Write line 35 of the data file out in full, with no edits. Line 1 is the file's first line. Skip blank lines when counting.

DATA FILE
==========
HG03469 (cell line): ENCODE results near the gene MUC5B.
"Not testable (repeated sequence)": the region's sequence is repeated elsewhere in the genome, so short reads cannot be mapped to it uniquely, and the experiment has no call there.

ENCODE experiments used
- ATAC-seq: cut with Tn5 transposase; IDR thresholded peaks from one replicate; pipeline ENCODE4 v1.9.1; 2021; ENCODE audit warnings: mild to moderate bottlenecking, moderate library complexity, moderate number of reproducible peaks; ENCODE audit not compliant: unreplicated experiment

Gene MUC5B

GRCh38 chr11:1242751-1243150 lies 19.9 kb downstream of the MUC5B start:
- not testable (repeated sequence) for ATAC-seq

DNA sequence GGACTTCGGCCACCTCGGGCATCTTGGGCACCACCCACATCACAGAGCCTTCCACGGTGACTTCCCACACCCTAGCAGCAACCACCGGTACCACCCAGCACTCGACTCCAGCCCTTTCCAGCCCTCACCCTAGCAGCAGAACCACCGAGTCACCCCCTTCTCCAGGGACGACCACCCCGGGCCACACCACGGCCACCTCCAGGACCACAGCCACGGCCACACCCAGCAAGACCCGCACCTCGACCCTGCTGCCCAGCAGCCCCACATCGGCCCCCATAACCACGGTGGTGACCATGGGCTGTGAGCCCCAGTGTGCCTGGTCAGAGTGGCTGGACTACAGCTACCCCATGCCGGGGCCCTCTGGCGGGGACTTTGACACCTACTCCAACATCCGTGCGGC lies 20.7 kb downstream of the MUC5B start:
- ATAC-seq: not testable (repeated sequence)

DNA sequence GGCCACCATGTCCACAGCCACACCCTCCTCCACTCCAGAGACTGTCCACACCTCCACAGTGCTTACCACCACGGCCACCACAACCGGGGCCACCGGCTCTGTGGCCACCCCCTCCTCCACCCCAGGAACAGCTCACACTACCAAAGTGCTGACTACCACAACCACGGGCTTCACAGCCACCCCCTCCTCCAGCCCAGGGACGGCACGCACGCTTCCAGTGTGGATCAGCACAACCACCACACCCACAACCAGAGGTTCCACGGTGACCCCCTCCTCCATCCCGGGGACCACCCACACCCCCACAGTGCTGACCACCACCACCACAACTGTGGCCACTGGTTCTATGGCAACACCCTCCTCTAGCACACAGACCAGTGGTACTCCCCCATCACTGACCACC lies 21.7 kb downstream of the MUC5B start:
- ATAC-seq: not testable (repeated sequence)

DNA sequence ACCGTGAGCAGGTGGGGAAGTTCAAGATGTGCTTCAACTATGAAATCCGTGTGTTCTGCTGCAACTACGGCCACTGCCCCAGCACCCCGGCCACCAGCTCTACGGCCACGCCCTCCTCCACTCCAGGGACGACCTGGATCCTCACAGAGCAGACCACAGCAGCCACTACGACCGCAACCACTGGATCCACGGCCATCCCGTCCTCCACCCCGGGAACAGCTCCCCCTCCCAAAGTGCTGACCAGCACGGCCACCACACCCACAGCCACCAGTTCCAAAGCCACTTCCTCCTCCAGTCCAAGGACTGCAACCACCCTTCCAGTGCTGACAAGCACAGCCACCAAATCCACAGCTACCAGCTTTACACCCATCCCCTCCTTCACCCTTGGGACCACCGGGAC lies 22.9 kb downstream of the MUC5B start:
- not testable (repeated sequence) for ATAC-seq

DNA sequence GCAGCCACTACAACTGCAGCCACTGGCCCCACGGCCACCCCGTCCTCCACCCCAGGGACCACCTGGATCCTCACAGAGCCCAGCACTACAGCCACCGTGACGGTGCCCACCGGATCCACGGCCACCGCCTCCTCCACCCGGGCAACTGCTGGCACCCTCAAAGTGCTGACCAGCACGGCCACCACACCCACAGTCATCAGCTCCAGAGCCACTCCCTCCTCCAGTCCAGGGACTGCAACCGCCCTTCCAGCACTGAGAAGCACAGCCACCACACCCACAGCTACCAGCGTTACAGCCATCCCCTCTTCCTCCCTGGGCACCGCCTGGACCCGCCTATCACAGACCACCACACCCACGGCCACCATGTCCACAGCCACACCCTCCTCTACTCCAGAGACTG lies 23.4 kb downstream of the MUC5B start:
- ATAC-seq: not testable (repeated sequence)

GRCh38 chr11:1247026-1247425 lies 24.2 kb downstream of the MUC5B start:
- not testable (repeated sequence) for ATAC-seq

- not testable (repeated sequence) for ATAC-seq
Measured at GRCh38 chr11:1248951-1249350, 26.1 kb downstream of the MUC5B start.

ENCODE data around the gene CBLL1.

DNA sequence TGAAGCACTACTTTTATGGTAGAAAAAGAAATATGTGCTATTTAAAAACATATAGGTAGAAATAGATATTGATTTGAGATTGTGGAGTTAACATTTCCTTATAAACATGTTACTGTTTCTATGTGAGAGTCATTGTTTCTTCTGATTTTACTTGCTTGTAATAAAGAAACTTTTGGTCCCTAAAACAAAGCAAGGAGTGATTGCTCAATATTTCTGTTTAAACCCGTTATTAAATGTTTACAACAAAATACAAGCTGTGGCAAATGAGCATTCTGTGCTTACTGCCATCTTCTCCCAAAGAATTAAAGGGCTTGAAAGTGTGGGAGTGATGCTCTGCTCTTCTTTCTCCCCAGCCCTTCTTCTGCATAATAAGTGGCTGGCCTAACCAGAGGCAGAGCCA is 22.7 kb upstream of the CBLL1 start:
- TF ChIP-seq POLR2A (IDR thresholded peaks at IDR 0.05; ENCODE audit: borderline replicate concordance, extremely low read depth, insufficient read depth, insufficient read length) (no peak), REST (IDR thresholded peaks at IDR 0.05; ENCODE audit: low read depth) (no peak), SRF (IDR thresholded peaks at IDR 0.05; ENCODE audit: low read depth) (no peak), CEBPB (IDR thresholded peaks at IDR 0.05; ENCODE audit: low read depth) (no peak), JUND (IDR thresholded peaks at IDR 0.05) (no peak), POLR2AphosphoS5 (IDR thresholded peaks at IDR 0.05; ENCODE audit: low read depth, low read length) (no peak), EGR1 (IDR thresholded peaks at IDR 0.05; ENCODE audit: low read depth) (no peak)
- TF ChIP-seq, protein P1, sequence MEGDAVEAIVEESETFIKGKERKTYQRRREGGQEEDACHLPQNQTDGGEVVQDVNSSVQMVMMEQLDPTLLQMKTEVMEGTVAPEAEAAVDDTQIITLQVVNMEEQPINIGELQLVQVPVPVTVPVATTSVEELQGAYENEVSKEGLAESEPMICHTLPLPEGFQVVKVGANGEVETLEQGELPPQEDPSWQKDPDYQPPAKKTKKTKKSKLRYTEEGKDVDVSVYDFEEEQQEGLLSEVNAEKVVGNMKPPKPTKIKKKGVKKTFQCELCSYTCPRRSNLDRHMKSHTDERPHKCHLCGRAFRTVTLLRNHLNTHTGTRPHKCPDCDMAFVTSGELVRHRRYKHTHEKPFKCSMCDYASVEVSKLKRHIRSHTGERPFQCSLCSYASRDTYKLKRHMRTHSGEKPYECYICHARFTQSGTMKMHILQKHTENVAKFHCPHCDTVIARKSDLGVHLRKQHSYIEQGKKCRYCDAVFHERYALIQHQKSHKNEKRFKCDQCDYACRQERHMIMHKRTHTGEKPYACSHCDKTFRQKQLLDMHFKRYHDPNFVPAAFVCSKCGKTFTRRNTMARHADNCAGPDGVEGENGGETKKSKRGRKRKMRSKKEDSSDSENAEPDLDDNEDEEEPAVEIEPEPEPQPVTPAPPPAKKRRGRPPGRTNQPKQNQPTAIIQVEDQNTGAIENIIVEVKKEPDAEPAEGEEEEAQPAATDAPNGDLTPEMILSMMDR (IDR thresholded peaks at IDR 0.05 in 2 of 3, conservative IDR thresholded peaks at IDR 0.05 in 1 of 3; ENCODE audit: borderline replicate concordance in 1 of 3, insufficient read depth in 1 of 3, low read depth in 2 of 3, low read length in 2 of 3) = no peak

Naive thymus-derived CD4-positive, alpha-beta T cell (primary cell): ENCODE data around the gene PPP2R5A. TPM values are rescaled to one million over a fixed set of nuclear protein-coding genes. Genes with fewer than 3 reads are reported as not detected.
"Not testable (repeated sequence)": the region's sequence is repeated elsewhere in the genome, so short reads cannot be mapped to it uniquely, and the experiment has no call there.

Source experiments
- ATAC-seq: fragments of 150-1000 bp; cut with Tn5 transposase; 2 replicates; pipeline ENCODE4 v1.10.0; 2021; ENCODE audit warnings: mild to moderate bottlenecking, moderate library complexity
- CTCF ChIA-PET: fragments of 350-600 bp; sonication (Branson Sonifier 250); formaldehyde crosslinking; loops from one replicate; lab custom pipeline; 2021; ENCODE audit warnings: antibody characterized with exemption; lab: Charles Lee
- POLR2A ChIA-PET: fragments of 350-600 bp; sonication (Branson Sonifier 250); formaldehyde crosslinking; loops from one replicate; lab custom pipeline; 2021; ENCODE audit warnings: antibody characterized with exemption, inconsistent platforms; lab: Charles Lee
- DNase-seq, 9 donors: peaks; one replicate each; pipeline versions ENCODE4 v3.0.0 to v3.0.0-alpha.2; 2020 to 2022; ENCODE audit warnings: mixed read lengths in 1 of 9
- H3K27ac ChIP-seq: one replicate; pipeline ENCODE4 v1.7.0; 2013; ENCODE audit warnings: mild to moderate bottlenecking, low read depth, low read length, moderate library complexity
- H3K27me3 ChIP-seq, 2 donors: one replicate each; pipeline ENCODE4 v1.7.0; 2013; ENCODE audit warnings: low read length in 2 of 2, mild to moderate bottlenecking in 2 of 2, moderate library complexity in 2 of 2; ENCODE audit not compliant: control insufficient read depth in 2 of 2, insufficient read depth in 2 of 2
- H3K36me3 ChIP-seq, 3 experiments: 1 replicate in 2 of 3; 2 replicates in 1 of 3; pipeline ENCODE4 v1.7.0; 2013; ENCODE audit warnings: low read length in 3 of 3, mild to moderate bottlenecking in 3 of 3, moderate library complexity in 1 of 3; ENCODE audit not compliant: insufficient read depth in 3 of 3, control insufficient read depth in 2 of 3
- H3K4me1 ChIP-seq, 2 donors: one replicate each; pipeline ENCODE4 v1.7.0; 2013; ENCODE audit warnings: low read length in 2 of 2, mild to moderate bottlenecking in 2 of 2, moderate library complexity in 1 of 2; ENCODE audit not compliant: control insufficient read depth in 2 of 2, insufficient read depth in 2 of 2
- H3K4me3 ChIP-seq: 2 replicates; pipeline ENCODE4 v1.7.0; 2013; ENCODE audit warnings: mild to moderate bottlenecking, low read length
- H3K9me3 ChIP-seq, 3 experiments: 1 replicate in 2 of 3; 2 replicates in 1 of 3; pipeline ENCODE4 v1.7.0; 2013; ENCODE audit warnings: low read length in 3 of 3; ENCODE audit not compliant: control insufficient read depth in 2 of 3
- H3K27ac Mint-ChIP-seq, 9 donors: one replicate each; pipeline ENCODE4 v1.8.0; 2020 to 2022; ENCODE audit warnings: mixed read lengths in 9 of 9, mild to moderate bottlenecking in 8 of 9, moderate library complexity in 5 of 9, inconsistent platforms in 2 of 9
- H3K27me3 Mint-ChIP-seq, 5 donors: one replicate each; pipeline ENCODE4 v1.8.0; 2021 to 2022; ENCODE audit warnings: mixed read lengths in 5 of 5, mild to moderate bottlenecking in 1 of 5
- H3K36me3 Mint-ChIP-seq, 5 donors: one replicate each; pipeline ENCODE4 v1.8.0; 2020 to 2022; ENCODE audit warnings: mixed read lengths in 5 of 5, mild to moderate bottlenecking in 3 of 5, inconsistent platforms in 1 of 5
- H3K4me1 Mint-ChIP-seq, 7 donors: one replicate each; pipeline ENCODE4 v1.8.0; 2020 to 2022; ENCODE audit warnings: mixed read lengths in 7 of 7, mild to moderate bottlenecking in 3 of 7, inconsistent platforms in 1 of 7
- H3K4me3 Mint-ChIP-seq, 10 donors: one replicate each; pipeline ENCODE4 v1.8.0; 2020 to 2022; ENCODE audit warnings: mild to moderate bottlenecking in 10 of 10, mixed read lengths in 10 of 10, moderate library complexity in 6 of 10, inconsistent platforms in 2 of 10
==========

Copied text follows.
- H3K4me3 ChIP-seq: 2 replicates; pipeline ENCODE4 v1.7.0; 2013; ENCODE audit warnings: mild to moderate bottlenecking, low read length